George Romero remains best known for single-handedly inventing the modern zombie genre, but this underrated, New Hollywood-era, teenage-angst movie with a serious twist saw him try his hand at a vampire film. Well, a vampire film of sorts shall we say, because we’re never entirely sure whether Martin (John Amplas), is indeed a blood-sucking pest or just a mentally-deranged young man whose subjectivity is vampirising the film’s. What’s fascinating about this ambiguity is how it positions this film among the newly self-conscious brand of ‘70s Hollywood cinema, made by a new generation of film-buff directors fully aware of the legacy of classical genre film, but equally wishing to bring it up to date. The opposition within young Martin stands in for the opposition between classical horror films and Romero’s necessary update – because much as some studio producers might like it, films and genres cannot keep regurgitating the same material ad nauseam, they must evolve as entertainment and as art.
What, besides ambiguity, makes Martin a more modern and less classical horror film? For a start, greater realism. Romero, like he did in Night of the Living Dead (1969), employs a documentary-style aesthetic, complete with handheld camera which back in 1977 was still synonymous with on-the-cuff immediacy, rather than the overused trope it is today. And Romero uses this aesthetic to plunge us right into the deep end. We begin the film with Martin’s attack on a young woman in a train carriage, complete with careful attention to detail again (a sedative-laden syringe and a razorblade are highlighted as part of Martin’s meticulous routine) for increased realism. This isn’t Bela Lugosi mystique, but a gritty what-if-vampires-were-real scenario.
His thirst for blood quenched, Martin and the train arrive in Pittsburgh, where he is due to move in with his uncle (Lincoln Maazel). This old Catholic curmudgeon clearly thinks something is fiendishly wrong with his nephew, if the garlic and crucifix, hung up outside the guest bedroom by way of a welcome, are anything to go by. But Romero doesn’t feed us any exposition until later into the film, so we watch on puzzled, intrigued and uncertain about the backstories of these two characters. This uneasy structure is reinforced by the fragmentary editing, already another sign that we’re no longer in the self-enclosed world of the classical cinema – things are literally seeping in from beyond the frame and from off-screen.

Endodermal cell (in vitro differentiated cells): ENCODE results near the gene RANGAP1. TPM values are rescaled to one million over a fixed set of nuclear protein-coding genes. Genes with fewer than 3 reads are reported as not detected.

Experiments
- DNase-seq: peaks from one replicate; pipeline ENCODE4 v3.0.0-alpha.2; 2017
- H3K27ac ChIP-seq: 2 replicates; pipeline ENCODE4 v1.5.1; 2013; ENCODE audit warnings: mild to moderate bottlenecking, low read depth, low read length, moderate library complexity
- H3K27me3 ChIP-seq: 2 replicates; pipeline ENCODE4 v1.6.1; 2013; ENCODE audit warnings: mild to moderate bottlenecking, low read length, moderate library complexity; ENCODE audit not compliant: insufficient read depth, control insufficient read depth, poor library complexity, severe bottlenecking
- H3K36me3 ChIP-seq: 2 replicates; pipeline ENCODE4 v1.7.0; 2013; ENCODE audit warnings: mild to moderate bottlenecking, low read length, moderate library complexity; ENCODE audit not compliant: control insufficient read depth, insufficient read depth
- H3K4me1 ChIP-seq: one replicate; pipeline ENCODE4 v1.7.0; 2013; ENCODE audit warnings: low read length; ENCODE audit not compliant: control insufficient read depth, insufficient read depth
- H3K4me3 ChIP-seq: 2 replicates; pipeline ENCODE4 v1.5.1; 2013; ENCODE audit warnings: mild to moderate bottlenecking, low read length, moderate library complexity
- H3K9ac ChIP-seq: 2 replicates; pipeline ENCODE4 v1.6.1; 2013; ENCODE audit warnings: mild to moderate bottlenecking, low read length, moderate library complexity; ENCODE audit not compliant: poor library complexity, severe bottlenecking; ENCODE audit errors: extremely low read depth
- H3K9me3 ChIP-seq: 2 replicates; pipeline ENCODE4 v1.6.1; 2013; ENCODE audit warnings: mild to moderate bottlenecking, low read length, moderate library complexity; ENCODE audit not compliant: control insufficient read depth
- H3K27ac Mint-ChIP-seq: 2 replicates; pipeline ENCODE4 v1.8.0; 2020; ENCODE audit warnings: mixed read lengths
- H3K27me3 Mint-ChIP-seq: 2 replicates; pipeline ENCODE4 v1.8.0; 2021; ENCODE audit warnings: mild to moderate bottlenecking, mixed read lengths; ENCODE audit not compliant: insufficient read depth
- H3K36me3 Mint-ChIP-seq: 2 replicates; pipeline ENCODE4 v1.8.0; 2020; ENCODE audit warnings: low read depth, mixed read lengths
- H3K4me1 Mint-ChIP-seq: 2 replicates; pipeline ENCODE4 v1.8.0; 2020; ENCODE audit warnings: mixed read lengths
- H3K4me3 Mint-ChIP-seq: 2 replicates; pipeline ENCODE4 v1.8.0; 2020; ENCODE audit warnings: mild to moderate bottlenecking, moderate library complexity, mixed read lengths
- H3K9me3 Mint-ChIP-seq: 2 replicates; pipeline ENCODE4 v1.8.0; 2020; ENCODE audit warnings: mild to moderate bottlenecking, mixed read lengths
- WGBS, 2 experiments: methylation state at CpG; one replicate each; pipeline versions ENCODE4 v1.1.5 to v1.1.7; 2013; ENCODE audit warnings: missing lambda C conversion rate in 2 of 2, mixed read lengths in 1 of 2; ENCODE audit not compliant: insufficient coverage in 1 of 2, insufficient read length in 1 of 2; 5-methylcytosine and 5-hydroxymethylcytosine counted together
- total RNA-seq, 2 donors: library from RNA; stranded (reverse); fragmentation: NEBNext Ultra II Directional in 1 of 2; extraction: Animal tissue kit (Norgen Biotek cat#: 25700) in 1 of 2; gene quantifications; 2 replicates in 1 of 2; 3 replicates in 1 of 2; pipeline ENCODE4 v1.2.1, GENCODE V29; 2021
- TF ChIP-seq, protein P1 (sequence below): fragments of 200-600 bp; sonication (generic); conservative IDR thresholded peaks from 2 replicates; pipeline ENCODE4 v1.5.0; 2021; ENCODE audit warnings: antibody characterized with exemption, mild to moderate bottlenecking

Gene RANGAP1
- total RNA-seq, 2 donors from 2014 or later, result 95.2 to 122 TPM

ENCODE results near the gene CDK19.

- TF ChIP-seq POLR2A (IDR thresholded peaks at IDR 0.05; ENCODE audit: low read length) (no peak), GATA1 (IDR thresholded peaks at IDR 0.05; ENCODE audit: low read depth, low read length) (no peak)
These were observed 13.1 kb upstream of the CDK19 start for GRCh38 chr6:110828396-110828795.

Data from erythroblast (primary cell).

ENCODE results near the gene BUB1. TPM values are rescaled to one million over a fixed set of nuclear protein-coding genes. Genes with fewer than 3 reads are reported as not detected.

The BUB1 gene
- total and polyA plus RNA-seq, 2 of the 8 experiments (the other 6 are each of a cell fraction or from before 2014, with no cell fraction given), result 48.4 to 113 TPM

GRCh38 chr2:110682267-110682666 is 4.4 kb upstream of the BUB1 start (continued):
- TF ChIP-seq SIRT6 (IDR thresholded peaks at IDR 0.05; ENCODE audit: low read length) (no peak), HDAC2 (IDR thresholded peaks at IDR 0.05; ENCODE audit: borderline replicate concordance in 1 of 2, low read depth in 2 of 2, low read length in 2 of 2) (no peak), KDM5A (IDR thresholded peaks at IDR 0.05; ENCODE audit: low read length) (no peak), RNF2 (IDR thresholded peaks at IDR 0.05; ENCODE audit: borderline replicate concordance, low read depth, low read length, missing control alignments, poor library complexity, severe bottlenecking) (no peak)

Case in point, the most remarkable of Romero’s artistic gambles in Martin, the black-and-white inserts of Martin in a more familiar representation of a 19th century vampire, gallivanting in period costume. They deliberately invoke mainstays of classic horror like Dracula or the angry village mob from James Whale’s Frankenstein. Are these flashbacks from his past, since after all, if he is indeed a vampire, he is supposedly over 80 years old? Are they an insight into his state of mind? Is this how he sees himself and the attacks he commits? Is it merely his self-image as vampire because it is the accustomed cinematic image of the vampire? It is as if the old and the new Hollywood, and the old and new horror genre, are in dialogue with each other through the interplay of these black-and-white shots typifying old horror films with the less conventional scenes making up the rest of the movie.
Interestingly, with his rigid dogmatism the uncle is the least sympathetic character, clearly the one Romero has the least time for, and even though Martin, whether deranged or vampire, is stealing blood and lives, Romero still forces us to empathise with him. This is a vampire character as troubled young man, almost a metaphor for the highs, lows and emotional turbulence of adolescence and young adulthood.